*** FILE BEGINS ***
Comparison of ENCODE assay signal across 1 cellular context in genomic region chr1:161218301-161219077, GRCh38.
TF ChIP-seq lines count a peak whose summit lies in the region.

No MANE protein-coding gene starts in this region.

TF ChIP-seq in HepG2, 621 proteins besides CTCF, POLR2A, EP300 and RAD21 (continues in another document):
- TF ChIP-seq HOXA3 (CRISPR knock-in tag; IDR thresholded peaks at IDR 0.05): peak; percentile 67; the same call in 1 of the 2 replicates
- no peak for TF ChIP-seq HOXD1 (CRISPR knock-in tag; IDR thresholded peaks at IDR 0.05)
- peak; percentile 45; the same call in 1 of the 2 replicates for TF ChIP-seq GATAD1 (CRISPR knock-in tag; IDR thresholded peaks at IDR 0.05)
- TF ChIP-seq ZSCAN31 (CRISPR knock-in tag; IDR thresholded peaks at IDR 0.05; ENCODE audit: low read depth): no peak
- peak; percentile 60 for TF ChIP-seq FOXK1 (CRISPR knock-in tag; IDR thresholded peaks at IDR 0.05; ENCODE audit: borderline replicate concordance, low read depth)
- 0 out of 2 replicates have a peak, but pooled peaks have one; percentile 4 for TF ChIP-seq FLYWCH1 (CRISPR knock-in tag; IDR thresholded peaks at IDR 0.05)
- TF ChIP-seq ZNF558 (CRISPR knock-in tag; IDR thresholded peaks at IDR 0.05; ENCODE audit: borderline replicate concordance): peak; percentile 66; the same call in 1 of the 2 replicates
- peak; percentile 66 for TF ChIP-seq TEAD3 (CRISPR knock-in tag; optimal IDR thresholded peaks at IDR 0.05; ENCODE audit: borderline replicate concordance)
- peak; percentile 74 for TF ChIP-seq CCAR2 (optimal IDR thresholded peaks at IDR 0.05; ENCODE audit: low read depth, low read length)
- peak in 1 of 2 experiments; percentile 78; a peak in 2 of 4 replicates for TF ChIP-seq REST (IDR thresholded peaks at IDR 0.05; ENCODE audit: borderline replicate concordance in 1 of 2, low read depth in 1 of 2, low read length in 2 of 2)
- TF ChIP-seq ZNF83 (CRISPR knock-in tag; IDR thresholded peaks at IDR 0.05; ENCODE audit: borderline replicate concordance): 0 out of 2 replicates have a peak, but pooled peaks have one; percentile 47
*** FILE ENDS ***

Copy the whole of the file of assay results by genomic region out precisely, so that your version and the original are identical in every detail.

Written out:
Comparison of ENCODE assay signal across 1 cellular context in genomic region chr1:161218301-161219077, GRCh38.
TF ChIP-seq lines count a peak whose summit lies in the region.

No MANE protein-coding gene starts in this region.

TF ChIP-seq in HepG2, 621 proteins besides CTCF, POLR2A, EP300 and RAD21 (continues in another document):
- TF ChIP-seq HOXA3 (CRISPR knock-in tag; IDR thresholded peaks at IDR 0.05): peak; percentile 67; the same call in 1 of the 2 replicates
- no peak for TF ChIP-seq HOXD1 (CRISPR knock-in tag; IDR thresholded peaks at IDR 0.05)
- peak; percentile 45; the same call in 1 of the 2 replicates for TF ChIP-seq GATAD1 (CRISPR knock-in tag; IDR thresholded peaks at IDR 0.05)
- TF ChIP-seq ZSCAN31 (CRISPR knock-in tag; IDR thresholded peaks at IDR 0.05; ENCODE audit: low read depth): no peak
- peak; percentile 60 for TF ChIP-seq FOXK1 (CRISPR knock-in tag; IDR thresholded peaks at IDR 0.05; ENCODE audit: borderline replicate concordance, low read depth)
- 0 out of 2 replicates have a peak, but pooled peaks have one; percentile 4 for TF ChIP-seq FLYWCH1 (CRISPR knock-in tag; IDR thresholded peaks at IDR 0.05)
- TF ChIP-seq ZNF558 (CRISPR knock-in tag; IDR thresholded peaks at IDR 0.05; ENCODE audit: borderline replicate concordance): peak; percentile 66; the same call in 1 of the 2 replicates
- peak; percentile 66 for TF ChIP-seq TEAD3 (CRISPR knock-in tag; optimal IDR thresholded peaks at IDR 0.05; ENCODE audit: borderline replicate concordance)
- peak; percentile 74 for TF ChIP-seq CCAR2 (optimal IDR thresholded peaks at IDR 0.05; ENCODE audit: low read depth, low read length)
- peak in 1 of 2 experiments; percentile 78; a peak in 2 of 4 replicates for TF ChIP-seq REST (IDR thresholded peaks at IDR 0.05; ENCODE audit: borderline replicate concordance in 1 of 2, low read depth in 1 of 2, low read length in 2 of 2)
- TF ChIP-seq ZNF83 (CRISPR knock-in tag; IDR thresholded peaks at IDR 0.05; ENCODE audit: borderline replicate concordance): 0 out of 2 replicates have a peak, but pooled peaks have one; percentile 47